Soumya: Yes, let’s talk about that. Shared decision-making requires understanding of the patients’ psychosocial context. And for that to manifest, patients need to be highly informed about what they’re getting into. Pharma has a real role to play here – would you say they could do better?

Brian: Of course they could do better. And they would do better if they had different incentives. My wife and I talked a lot about this. When doctors are in a discussion about why they’re prescribing – even when they know that the odds of a drug benefitting the patient are low – they’ll say patients are desperate for any help they can get. My response to that is, “Yes, but they don’t really understand. They’re not working with full information.”

For every doctor who says, “The patient really wants it” or “We wanted to give him/her a shot at making the wedding”, I respond, “Has that doctor really explained, in depth, what the side effects are going to be?” We simply haven’t done a good job of asking patients. I think it’s a big topic, and an important one.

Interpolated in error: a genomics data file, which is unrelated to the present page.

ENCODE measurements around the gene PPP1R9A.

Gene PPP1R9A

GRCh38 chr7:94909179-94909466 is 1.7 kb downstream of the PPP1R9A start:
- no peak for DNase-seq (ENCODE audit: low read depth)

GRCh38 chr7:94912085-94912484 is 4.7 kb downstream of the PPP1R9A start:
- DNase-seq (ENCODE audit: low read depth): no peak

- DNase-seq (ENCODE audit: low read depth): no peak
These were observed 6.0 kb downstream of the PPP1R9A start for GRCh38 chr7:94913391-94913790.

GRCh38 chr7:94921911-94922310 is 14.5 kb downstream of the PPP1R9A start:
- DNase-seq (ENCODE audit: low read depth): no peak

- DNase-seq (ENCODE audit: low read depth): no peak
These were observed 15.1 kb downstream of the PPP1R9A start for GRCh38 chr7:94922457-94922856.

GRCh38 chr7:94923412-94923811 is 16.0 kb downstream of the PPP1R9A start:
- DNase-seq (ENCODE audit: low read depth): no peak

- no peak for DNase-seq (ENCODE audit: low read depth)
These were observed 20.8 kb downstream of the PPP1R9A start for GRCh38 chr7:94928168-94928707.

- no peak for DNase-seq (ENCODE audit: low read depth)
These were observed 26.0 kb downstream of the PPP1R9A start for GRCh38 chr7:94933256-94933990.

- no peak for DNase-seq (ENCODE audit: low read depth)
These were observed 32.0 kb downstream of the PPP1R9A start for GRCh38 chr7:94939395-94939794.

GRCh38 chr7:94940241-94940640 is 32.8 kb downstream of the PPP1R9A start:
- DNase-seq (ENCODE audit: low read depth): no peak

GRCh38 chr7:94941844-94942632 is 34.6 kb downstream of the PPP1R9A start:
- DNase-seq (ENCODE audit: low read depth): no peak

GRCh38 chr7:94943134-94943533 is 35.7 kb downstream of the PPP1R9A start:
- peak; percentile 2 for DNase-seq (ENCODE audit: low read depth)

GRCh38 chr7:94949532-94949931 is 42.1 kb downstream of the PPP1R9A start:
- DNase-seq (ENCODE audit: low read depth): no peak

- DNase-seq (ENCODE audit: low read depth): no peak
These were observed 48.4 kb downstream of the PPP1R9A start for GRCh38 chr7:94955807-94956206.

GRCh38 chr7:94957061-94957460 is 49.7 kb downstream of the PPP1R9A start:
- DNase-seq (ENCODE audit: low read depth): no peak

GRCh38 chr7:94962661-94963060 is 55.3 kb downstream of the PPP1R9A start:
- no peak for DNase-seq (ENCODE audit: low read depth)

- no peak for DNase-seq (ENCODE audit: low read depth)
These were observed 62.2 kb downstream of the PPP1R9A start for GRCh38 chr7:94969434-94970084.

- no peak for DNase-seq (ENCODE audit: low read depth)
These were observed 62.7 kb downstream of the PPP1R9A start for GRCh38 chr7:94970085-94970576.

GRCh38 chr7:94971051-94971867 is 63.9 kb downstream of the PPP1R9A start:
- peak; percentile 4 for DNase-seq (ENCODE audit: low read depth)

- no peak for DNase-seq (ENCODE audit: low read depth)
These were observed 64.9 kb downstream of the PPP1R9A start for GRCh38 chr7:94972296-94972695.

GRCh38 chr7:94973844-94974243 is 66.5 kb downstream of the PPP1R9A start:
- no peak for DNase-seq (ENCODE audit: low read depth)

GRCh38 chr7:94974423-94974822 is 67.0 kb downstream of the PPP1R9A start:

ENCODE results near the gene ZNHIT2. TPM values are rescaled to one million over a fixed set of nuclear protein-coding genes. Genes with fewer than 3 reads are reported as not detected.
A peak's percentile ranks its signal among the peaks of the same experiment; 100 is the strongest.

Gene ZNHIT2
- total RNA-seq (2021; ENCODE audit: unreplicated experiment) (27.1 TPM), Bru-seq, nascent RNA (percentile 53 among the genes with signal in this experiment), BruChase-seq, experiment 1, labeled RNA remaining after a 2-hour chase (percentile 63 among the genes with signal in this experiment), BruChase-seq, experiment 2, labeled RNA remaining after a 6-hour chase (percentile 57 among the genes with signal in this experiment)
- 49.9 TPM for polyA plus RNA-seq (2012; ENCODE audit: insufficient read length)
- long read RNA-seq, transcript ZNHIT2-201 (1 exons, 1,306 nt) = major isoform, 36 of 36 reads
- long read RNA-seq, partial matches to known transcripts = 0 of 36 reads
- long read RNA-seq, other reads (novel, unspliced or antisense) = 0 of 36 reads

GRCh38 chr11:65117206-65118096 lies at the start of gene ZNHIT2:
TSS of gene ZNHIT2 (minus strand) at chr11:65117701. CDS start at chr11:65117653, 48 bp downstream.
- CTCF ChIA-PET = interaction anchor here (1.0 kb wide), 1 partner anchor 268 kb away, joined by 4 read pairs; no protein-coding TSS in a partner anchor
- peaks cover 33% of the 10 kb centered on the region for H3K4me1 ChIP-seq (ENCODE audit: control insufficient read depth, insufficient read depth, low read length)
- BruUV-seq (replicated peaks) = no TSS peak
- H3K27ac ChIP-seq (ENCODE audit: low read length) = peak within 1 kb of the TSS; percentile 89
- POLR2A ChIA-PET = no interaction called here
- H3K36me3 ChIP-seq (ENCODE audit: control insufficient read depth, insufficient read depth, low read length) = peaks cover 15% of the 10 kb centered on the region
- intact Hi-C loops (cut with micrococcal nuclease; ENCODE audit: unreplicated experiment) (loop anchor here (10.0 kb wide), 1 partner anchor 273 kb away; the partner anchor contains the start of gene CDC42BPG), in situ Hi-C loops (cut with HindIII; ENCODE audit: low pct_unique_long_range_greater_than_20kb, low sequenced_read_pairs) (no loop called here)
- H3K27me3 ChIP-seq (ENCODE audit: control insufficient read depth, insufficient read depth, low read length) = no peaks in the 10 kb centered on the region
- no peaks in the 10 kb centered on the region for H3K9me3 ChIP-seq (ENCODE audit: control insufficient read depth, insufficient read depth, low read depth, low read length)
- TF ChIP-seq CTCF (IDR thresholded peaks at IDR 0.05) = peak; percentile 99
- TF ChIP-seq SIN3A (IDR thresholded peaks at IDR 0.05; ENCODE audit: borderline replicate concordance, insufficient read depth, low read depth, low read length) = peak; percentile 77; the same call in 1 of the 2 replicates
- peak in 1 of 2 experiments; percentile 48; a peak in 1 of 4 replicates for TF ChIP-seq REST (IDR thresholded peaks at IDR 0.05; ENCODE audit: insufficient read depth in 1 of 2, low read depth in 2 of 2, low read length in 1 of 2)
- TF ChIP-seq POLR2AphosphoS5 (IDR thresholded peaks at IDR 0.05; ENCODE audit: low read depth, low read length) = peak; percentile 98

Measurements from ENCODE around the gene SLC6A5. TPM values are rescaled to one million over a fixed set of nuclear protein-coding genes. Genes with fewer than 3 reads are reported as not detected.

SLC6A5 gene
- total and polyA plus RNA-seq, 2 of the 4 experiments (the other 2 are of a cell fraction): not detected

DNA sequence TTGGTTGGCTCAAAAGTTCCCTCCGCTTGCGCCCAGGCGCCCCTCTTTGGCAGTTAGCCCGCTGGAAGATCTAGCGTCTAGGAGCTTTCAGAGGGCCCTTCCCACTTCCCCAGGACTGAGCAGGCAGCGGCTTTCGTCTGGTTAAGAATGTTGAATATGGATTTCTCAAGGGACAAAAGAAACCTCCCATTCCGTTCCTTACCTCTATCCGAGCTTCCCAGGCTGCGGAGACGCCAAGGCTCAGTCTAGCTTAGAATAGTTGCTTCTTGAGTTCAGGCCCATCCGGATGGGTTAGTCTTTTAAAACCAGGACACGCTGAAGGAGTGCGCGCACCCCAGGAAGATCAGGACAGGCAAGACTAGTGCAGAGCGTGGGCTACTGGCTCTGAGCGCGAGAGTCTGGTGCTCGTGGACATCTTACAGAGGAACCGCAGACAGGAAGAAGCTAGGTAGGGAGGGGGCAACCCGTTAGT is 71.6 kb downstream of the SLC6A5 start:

Putting patients at the centre of pharma’s business model is likely a smart strategy, as the drive for value gains strength


My conversation with Brian left me initially disoriented, but ultimately re-oriented. Realistically, industry incentives for patient-centricity won’t be devised until it’s a validated, assessable service – not just a soaring promise. One critical next step for pharma, therefore, must be to develop standardised key performance indicators (KPIs) for its own patient-centricity.

With this in mind, I believe there’s an important principle missing from the American Cancer Institute’s definition: agreeing on treatment experience outcomes that can be measured and managed. If my talk with Brian taught me anything, it’s that patients can’t choose a journey that they don’t truly understand.

Motivated innovators like Brian will continue to challenge healthcare, calling out barriers and rhetoric that don’t match reality. Pharma’s best answer may be to lead – to define patient-centricity in sharp detail, and devise sets of measurements for critical doctor-patient interactions and results. Putting patients at the centre of pharma’s business model is likely a smart strategy, as the drive for value gains strength. It’s also, as Brian reminds us, the right thing to do.